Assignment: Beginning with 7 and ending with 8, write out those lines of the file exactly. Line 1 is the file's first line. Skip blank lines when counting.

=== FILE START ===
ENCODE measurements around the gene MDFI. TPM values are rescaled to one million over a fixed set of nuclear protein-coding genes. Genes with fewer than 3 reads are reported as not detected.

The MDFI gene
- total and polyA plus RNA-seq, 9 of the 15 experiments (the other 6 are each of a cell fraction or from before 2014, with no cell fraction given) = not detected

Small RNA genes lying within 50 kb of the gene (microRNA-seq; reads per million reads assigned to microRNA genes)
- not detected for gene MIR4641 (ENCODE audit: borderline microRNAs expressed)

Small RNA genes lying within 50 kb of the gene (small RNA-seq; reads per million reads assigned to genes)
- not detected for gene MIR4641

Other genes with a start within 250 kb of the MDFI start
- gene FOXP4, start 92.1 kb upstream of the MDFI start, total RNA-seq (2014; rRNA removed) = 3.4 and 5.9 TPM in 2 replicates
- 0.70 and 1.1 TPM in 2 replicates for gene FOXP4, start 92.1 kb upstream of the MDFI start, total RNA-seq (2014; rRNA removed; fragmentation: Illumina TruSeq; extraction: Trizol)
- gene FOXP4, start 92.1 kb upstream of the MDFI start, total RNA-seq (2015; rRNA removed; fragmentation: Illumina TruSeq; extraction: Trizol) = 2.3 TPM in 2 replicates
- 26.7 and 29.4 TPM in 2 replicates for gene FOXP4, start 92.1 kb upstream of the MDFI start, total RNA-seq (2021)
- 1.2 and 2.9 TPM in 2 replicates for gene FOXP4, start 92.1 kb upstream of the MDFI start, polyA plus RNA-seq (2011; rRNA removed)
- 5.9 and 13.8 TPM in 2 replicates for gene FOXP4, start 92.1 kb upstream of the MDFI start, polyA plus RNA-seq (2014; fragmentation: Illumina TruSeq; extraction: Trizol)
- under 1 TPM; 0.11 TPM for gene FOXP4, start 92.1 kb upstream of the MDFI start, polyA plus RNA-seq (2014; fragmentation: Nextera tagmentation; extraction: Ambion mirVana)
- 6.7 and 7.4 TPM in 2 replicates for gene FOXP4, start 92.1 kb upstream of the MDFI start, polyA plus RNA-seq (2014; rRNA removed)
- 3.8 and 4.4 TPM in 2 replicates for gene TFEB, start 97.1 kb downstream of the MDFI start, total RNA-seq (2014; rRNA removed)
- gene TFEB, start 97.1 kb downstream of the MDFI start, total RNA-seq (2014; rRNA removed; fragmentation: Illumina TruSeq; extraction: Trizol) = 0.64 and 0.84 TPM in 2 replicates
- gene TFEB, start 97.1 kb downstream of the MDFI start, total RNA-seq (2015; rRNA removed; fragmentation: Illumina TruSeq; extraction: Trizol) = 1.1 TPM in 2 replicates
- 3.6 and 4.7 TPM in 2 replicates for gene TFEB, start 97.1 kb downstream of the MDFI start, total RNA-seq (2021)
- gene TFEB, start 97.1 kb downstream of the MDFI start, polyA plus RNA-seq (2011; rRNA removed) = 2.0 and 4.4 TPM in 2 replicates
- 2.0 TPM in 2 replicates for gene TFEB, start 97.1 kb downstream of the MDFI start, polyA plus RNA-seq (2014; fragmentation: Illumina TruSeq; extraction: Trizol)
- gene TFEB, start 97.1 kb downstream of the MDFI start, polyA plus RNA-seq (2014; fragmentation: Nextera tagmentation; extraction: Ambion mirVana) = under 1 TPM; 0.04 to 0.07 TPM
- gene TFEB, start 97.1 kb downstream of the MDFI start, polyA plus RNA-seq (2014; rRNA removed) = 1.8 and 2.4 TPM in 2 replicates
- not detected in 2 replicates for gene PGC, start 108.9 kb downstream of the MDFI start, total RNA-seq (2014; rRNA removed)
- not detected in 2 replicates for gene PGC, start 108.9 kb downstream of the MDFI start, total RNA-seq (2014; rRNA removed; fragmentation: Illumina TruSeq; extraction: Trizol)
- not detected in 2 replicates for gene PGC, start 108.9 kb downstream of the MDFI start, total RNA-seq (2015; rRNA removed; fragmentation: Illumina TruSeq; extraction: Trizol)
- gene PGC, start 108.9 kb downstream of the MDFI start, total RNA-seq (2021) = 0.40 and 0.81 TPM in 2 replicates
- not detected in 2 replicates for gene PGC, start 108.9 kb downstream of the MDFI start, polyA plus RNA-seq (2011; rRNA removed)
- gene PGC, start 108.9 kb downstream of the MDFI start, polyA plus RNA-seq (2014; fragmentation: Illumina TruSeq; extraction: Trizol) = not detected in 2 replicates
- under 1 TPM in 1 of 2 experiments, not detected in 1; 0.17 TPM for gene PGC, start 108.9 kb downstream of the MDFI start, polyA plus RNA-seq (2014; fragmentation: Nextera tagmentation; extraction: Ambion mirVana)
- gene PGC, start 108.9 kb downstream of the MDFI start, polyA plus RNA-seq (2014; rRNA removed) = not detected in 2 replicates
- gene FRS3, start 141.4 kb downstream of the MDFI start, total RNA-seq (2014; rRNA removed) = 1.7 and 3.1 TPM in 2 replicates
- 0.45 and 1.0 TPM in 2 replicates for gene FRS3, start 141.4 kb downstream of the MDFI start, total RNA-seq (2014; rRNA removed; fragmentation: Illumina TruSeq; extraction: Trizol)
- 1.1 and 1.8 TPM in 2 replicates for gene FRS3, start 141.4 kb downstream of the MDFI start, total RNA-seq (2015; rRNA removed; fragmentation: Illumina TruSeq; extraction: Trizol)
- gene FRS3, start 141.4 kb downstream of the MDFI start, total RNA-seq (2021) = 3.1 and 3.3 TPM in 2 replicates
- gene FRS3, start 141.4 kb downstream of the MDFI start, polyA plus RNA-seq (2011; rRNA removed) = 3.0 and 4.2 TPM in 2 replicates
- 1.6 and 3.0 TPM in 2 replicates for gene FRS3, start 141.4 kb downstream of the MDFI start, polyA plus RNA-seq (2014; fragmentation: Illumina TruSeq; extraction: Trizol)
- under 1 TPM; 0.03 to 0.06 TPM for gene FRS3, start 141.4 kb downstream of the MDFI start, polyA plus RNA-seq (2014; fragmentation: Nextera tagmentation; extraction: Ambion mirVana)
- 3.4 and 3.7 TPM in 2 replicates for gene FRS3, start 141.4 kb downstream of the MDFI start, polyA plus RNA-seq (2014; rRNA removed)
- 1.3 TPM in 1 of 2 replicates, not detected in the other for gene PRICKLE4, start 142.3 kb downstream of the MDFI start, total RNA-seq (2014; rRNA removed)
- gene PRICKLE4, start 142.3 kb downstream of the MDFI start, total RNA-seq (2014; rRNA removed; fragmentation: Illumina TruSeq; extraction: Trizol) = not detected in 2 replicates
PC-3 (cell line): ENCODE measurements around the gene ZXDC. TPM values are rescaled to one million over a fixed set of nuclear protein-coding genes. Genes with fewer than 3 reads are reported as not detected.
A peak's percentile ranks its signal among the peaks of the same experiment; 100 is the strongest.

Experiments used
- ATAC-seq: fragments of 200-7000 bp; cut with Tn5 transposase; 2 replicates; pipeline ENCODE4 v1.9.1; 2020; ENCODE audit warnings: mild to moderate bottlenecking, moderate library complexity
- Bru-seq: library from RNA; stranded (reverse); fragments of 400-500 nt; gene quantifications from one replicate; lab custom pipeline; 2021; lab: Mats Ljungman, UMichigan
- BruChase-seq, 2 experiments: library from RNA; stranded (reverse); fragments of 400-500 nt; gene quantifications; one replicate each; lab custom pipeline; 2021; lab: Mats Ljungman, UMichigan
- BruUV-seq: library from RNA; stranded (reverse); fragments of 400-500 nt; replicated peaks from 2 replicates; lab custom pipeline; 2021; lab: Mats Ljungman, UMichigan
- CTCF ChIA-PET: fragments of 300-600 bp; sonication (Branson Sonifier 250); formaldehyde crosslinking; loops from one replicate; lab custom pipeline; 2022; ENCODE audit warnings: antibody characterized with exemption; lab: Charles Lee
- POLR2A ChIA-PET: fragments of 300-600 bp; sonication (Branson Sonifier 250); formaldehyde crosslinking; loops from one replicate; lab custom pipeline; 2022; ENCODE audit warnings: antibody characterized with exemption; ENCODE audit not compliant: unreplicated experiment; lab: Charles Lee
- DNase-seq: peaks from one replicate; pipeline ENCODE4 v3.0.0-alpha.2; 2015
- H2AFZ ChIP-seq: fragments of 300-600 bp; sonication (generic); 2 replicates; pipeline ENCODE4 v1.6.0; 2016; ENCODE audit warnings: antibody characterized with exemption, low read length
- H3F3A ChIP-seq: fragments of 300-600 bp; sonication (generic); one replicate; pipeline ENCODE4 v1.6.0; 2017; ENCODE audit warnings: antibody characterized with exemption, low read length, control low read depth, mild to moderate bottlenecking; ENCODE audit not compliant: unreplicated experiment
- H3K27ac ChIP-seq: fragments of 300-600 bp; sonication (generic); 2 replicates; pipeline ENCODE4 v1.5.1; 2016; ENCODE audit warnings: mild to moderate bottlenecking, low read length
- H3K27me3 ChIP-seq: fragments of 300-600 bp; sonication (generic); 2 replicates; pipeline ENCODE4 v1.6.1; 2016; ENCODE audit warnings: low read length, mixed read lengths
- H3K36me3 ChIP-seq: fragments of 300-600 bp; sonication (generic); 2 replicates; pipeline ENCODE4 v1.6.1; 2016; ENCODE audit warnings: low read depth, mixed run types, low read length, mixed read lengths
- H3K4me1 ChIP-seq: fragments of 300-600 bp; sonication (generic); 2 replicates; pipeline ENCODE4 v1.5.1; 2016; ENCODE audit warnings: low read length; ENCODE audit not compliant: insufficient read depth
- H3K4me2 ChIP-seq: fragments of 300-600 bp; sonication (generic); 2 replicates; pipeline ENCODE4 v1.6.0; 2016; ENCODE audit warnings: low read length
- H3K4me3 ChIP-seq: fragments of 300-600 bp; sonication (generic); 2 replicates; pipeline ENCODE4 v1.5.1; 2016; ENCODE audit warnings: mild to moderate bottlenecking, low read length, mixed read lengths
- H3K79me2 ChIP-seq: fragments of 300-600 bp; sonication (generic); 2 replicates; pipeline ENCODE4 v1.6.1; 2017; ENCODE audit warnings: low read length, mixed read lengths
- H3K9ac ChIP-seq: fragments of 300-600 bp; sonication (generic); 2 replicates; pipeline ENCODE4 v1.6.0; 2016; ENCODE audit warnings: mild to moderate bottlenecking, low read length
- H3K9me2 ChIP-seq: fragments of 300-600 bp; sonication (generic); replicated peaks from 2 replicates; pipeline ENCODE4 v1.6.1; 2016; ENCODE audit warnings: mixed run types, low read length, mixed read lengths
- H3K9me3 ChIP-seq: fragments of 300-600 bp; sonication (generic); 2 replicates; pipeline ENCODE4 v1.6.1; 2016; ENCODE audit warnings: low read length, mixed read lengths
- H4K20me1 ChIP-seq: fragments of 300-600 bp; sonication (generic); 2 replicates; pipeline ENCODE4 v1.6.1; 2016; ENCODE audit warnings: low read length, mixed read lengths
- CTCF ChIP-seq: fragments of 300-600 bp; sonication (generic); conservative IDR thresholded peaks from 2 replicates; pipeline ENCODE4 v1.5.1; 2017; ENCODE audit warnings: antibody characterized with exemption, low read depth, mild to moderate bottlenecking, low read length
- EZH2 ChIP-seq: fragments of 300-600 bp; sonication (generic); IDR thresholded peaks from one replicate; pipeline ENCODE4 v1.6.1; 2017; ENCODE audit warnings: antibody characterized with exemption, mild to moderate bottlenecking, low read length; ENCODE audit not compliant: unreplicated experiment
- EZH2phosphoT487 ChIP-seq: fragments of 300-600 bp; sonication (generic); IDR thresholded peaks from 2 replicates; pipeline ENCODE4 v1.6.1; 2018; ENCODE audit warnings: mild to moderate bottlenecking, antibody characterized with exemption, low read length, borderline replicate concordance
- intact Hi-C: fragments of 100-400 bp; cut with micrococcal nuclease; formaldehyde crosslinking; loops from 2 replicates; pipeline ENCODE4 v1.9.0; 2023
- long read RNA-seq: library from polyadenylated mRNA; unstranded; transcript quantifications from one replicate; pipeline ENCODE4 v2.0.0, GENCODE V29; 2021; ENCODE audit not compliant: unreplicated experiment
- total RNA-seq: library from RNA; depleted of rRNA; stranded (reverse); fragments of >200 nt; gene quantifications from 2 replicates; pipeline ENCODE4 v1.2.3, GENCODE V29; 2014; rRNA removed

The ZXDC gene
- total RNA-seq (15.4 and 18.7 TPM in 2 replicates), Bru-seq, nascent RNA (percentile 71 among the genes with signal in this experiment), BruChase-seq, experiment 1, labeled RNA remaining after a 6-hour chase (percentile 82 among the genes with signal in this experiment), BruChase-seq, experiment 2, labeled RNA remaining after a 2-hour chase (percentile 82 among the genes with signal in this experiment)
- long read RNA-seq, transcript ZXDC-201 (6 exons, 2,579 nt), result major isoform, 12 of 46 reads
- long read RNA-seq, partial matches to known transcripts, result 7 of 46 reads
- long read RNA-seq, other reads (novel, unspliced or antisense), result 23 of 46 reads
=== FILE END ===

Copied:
- not detected for gene MIR4641

Other genes with a start within 250 kb of the MDFI start